Could a Person Be Saved When He Thinks He is Lost?
Today's lesson is also written by Douglas Hoff. This excellent article considers the opposite perspective from the previous lesson. We appreciate Doug sharing these helpful studies.

As was pointed out in the prior article, a favorite trick of the devil is to deceive people into believing a lie (cf. II Cor. 2:11; II Thess. 2:11; Gen. 3:4). Many think they are saved when in fact they are lost in sin (cf. John 8:21). However, some Christians think they are lost when in reality they are saved. How can this be? In both cases, people are believing lies.

Some good, sincere Christians who obeyed the gospel and are living faithfully incorrectly feel that they are lost. What is the basis for this self-incrimination? Feelings convince them of their undone condition (cf. Isa. 6:5). Emotions are able to powerfully affect a person's thinking. Some people trust their feelings, but this is foolish since they are not based on truth. As such, they are often quite fickle. The lost sometimes feel saved because of their feelings and the saved can convince themselves they are lost because their emotions move them away from the truth. There is no reliable evidence to show they are condemned, yet they still feel it. Yes, Satan can use our emotions to fight against our faith (cf. II Cor. 2:6-11)!

Believing a lie can cause unnecessary heartache. Based on a misleading report, Jacob thought Joseph was dead (cf. Gen. 37:31ff). As a result, the great patriarch needlessly mourned for many days. The same thing is true of faithful Christians who have allowed their capricious feelings to convince them they are lost. This can yield years of misery and sorrow. Left unchecked it can even cause one to fall away from the Lord. Consider the words of Proverbs 15:13 - "A merry heart makes a cheerful countenance, but by sorrow of the heart the spirit is broken."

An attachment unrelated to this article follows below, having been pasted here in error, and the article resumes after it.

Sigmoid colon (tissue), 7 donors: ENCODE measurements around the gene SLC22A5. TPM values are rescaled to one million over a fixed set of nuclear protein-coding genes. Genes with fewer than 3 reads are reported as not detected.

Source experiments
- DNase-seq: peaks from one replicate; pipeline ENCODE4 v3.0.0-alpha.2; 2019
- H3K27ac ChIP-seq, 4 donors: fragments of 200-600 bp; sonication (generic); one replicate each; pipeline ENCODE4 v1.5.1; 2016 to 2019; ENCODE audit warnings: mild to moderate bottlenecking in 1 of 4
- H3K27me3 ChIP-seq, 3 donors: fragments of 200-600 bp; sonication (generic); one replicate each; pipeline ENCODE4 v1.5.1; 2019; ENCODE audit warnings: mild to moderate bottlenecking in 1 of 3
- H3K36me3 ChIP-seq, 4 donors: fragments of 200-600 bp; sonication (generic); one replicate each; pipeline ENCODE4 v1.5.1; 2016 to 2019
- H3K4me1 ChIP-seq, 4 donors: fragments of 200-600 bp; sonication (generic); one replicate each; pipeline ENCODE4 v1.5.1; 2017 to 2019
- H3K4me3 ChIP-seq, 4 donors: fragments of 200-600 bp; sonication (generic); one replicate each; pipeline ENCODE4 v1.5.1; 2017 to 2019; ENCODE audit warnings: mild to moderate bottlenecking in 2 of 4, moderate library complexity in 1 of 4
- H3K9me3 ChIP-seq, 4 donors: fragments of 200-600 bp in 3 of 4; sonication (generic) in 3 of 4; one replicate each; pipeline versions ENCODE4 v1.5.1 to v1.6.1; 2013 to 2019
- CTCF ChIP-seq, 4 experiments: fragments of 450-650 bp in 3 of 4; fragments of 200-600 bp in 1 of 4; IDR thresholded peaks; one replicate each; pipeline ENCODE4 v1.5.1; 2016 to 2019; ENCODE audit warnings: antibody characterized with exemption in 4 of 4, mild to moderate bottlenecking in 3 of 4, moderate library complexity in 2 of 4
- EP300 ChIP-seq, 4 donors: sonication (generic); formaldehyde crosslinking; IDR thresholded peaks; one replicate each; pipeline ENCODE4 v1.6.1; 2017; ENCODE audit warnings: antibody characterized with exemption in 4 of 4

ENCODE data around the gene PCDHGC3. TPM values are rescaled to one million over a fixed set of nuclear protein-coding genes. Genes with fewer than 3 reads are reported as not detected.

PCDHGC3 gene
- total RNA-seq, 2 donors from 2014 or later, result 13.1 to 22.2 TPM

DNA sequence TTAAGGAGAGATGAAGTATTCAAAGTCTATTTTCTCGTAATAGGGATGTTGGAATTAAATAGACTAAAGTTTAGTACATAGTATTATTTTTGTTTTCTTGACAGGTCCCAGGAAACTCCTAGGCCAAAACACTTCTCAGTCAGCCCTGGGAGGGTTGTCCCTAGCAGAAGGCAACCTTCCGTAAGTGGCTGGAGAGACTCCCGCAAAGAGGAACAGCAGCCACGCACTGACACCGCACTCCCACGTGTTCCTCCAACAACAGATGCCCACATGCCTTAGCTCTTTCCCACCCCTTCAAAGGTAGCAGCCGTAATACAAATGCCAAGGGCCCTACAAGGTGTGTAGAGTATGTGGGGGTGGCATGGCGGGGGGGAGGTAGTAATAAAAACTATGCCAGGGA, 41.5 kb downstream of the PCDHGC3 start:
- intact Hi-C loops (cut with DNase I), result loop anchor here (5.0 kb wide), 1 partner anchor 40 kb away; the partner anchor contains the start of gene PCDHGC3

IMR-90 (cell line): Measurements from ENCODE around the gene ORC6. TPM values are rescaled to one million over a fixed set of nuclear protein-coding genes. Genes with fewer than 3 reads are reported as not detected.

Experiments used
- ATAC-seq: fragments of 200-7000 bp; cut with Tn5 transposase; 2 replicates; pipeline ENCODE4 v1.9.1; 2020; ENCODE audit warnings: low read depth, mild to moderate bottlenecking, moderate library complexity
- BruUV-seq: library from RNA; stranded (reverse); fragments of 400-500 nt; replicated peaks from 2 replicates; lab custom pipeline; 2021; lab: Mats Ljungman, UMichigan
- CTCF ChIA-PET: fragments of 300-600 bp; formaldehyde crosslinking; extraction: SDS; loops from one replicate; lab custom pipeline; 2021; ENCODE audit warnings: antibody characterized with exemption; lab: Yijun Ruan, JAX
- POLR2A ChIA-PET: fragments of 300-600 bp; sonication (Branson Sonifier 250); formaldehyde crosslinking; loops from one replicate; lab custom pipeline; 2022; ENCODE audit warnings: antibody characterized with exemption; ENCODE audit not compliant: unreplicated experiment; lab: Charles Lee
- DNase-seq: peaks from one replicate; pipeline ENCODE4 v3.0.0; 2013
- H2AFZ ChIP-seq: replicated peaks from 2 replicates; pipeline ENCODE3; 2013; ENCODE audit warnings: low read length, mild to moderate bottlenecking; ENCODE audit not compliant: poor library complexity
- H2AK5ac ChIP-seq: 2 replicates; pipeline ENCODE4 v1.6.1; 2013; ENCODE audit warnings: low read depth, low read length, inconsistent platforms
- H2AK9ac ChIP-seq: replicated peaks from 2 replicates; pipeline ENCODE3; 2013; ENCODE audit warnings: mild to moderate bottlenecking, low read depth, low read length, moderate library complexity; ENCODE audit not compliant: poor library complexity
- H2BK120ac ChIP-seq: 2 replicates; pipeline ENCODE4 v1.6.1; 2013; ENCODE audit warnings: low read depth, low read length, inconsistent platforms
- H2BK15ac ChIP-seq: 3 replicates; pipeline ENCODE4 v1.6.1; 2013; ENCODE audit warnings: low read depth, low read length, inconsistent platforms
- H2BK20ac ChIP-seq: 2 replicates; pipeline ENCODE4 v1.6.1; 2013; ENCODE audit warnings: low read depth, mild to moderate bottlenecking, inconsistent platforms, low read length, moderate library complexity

Paul commanded the church at Corinth to accept the man who had been the object of the punishment (cf. II Cor. 2:6). If they did not do so, the penitent brother could have concluded he was not right with the brethren and perhaps God also. He would have been believing a lie since God had forgiven him. Therefore, the Holy Spirit used Paul's pen to write - "You ought rather to forgive and comfort him, lest perhaps such a one be swallowed up with too much sorrow. Therefore I urge you to reaffirm your love to him" (II Cor. 2:7,8).

It is possible to feel lost because of doubts in either God or self. Some people do not trust God's promises. The remedy for this is reading the powerful word of God (cf. Heb. 4:12; Rom. 10:17) and by considering the evidence that confirms it is inspired (cf. Heb. 11:1; II Tim. 3:16).

Others feel lost because they have a hard time forgiving and then trusting themselves. Although God has forgiven them, they still labor under an imagined burden of sin. The good news for the faithful disciple is that "There is therefore now no condemnation to those who are in Christ Jesus, who do not walk according to the flesh, but according to the Spirit" (Rom. 8:1).

Please notice what John wrote regarding one's assurance of salvation in I John 5:13 - "These things I have written to you who believe in the name of the Son of God, that you may know that you have eternal life, and that you may continue to believe in the name of the Son of God." It does not say: "You will know that you have eternal life." Neither does it say: "You must know that you have eternal life." Such knowledge is possible ("you may"), but one can be saved even though his heart condemns him - "And by this we know that we are of the truth, and shall assure our hearts before Him. For if our heart condemns us, God is greater than our heart, and knows all things" (I John 3:19,20).